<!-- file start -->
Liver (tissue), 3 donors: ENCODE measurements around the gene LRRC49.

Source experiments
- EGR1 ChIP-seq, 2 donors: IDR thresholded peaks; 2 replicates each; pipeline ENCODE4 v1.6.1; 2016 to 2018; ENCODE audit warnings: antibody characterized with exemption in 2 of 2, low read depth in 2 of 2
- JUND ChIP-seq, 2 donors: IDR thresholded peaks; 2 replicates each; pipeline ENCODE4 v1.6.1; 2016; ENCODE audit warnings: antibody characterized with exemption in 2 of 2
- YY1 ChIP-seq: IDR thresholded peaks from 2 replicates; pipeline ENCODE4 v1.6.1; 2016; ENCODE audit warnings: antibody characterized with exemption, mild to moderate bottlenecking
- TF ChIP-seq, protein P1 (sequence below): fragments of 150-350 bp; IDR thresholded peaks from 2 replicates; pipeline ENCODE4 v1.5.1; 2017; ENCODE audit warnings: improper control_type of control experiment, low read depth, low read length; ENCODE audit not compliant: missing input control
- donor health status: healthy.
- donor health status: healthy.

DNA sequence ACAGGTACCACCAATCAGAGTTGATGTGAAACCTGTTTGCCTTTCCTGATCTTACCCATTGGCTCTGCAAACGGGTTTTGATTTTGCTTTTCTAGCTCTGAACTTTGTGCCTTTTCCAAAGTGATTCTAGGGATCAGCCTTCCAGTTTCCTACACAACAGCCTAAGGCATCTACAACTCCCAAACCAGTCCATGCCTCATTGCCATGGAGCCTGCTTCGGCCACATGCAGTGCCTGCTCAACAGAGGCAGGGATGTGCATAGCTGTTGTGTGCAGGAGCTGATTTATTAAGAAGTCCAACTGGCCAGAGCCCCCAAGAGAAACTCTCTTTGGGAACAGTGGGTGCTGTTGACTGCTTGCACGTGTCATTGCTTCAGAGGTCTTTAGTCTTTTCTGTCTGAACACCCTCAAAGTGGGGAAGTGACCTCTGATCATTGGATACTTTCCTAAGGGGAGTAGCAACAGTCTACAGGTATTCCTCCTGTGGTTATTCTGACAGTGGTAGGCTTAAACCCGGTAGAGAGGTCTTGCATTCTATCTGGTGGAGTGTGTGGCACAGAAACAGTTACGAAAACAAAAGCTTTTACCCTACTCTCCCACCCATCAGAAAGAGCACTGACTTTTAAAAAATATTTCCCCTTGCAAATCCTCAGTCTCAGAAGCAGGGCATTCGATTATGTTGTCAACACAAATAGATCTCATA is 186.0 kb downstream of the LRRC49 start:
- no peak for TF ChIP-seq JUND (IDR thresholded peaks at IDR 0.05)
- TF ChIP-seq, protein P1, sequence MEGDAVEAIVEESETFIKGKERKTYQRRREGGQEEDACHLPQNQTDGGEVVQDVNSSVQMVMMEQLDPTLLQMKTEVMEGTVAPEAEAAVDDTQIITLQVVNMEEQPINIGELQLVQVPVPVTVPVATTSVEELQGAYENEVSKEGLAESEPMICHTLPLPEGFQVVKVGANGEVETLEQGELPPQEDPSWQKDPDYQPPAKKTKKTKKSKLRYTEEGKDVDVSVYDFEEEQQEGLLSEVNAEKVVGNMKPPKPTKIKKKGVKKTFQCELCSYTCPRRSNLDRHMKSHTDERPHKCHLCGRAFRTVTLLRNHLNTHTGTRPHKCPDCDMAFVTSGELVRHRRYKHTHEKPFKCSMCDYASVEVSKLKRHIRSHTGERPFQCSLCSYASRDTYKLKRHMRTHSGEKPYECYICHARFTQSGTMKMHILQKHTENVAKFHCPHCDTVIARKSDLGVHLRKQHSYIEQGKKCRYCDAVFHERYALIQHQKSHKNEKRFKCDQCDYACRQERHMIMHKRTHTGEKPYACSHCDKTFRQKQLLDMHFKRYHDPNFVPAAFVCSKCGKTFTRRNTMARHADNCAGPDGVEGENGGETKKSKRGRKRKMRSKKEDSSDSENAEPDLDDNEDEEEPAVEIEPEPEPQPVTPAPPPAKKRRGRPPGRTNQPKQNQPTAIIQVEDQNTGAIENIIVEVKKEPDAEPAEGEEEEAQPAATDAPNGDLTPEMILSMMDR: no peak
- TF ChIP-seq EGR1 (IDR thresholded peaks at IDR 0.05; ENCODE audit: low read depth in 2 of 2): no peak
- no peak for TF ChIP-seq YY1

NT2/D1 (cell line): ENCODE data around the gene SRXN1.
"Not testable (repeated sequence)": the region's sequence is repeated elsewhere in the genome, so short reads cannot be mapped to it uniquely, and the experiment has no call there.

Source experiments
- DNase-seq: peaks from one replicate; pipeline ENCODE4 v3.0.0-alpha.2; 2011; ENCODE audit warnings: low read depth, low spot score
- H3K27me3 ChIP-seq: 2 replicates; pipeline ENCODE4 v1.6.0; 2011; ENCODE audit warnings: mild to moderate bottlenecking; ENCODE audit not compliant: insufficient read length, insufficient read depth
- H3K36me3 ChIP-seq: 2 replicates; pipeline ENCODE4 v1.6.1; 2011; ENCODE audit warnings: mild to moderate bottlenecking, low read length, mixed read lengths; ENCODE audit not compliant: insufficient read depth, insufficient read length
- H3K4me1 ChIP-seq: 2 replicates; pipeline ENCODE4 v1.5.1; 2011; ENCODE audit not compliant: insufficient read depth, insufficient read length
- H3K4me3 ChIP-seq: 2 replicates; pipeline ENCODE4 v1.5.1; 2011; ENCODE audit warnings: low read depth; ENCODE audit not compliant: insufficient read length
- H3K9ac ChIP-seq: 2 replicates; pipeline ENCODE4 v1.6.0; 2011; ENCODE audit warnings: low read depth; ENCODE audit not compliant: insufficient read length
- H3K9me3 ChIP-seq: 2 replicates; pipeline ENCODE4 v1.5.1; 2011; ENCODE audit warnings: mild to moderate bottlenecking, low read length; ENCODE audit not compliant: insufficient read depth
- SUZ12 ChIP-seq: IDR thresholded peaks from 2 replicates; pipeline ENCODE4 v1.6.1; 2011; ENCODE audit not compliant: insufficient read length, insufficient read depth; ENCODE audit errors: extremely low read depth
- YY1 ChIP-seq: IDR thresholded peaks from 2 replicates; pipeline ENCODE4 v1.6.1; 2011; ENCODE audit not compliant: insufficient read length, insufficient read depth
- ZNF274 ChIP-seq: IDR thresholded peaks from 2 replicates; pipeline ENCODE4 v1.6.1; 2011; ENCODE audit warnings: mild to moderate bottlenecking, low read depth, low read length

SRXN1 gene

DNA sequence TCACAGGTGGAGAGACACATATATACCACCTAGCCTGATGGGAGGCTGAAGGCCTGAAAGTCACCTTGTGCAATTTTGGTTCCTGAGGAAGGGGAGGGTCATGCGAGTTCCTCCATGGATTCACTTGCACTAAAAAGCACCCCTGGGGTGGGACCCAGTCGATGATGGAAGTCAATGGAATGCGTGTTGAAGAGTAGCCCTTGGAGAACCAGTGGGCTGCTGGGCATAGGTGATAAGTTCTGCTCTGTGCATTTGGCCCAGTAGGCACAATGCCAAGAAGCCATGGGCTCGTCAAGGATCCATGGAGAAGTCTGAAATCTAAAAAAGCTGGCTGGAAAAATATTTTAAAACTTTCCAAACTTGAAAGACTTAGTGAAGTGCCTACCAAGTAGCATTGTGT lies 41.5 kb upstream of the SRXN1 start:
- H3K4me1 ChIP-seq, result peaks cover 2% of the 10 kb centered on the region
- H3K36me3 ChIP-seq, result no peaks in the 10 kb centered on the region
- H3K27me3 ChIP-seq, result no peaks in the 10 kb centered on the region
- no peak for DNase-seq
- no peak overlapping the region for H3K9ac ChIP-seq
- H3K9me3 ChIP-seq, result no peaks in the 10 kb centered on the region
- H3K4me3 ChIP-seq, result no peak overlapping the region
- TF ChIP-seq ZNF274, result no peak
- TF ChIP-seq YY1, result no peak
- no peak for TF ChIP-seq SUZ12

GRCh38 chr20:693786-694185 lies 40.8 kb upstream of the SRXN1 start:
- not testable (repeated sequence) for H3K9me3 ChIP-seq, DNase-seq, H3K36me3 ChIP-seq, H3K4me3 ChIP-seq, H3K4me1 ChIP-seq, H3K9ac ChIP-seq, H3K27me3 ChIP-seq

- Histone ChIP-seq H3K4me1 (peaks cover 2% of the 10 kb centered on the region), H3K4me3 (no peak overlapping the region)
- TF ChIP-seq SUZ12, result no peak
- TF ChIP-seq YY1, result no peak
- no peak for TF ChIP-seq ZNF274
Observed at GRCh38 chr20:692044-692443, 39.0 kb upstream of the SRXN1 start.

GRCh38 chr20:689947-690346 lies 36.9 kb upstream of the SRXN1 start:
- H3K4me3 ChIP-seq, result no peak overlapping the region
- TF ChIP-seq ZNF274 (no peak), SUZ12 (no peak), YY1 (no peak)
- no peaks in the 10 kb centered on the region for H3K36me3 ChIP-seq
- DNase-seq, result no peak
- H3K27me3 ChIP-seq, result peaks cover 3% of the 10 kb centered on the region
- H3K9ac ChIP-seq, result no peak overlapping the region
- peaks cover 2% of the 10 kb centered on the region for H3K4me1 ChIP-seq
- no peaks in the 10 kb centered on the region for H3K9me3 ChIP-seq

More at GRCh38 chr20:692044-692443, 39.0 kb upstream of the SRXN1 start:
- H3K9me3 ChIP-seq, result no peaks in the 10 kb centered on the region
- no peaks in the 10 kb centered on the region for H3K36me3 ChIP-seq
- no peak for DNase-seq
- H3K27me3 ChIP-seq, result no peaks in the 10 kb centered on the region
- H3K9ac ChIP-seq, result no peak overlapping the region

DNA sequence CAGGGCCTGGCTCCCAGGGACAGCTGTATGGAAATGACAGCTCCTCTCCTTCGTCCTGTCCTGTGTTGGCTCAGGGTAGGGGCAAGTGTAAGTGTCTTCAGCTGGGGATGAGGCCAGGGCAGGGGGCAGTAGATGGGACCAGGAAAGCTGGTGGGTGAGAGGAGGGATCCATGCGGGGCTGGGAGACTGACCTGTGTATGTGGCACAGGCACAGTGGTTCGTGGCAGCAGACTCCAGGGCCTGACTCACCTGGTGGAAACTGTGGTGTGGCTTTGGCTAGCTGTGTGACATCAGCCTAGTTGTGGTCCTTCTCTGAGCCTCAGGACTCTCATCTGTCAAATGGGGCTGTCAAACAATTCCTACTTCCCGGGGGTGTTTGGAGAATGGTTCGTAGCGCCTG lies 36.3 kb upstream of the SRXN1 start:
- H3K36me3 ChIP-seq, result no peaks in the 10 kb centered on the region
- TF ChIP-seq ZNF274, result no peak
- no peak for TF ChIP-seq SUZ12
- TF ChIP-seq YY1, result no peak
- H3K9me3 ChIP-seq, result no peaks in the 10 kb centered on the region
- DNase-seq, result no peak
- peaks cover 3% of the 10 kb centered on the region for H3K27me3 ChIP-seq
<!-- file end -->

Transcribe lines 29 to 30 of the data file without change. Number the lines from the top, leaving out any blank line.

- H3K4me1 ChIP-seq, result peaks cover 2% of the 10 kb centered on the region
- H3K36me3 ChIP-seq, result no peaks in the 10 kb centered on the region